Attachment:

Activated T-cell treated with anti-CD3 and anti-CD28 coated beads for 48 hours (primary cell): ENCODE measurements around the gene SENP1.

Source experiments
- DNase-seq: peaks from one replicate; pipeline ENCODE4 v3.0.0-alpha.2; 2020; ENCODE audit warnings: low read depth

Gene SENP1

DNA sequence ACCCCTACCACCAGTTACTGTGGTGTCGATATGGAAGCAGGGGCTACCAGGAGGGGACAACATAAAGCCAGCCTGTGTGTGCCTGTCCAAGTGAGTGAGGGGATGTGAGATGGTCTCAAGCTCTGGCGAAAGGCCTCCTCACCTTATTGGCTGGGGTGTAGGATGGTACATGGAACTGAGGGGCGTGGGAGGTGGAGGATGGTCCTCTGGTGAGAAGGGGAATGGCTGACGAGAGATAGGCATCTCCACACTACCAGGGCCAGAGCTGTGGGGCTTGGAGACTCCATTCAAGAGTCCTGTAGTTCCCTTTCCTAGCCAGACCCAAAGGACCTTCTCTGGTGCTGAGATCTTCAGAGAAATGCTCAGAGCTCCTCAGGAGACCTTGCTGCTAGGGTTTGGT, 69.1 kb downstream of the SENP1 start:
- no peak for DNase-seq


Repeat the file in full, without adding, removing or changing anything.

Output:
Activated T-cell treated with anti-CD3 and anti-CD28 coated beads for 48 hours (primary cell): ENCODE measurements around the gene SENP1.

Source experiments
- DNase-seq: peaks from one replicate; pipeline ENCODE4 v3.0.0-alpha.2; 2020; ENCODE audit warnings: low read depth

Gene SENP1

DNA sequence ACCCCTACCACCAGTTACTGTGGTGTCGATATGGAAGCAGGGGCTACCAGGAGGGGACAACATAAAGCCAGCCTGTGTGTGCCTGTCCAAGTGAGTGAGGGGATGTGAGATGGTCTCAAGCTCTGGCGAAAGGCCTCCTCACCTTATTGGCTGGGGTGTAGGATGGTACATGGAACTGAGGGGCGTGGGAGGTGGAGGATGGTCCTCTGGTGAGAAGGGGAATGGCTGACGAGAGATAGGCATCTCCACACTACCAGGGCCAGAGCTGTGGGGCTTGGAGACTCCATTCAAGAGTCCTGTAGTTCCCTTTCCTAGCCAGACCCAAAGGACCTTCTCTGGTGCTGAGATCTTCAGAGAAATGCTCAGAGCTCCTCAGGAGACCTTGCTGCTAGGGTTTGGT, 69.1 kb downstream of the SENP1 start:
- no peak for DNase-seq